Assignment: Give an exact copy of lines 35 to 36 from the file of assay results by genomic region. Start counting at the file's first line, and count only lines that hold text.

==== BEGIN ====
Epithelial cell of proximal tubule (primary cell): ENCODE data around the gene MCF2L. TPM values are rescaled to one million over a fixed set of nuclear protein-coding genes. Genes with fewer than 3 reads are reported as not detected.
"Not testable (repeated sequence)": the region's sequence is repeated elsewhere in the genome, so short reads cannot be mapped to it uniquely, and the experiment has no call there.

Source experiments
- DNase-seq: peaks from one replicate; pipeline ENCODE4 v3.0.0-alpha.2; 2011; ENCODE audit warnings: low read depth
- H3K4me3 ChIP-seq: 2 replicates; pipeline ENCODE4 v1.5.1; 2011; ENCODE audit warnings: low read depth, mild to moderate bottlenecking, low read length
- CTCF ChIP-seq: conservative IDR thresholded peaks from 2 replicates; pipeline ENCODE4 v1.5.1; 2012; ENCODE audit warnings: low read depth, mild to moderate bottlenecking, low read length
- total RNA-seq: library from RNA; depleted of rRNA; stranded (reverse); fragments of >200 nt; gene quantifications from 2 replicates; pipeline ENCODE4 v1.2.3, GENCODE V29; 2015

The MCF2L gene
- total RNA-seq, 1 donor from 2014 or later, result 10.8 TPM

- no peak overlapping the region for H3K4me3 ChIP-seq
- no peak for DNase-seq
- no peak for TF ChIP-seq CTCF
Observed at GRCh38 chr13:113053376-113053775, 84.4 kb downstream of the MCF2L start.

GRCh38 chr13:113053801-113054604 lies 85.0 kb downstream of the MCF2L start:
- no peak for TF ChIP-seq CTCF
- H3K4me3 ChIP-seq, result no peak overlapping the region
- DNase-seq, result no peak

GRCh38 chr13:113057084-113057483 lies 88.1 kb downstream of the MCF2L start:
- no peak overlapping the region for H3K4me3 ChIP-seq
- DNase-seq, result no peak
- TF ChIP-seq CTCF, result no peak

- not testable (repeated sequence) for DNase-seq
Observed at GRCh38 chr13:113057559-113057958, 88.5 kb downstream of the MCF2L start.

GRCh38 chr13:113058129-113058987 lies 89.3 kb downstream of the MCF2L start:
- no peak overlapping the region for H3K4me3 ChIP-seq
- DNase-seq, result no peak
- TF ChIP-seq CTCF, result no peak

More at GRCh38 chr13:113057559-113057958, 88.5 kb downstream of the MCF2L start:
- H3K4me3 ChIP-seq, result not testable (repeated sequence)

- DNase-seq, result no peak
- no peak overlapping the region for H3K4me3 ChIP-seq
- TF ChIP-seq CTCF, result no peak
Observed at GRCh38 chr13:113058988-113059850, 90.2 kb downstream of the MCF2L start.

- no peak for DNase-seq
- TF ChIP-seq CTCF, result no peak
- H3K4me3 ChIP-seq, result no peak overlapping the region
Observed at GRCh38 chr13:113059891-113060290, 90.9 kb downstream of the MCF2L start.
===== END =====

- TF ChIP-seq CTCF, result no peak
- H3K4me3 ChIP-seq, result no peak overlapping the region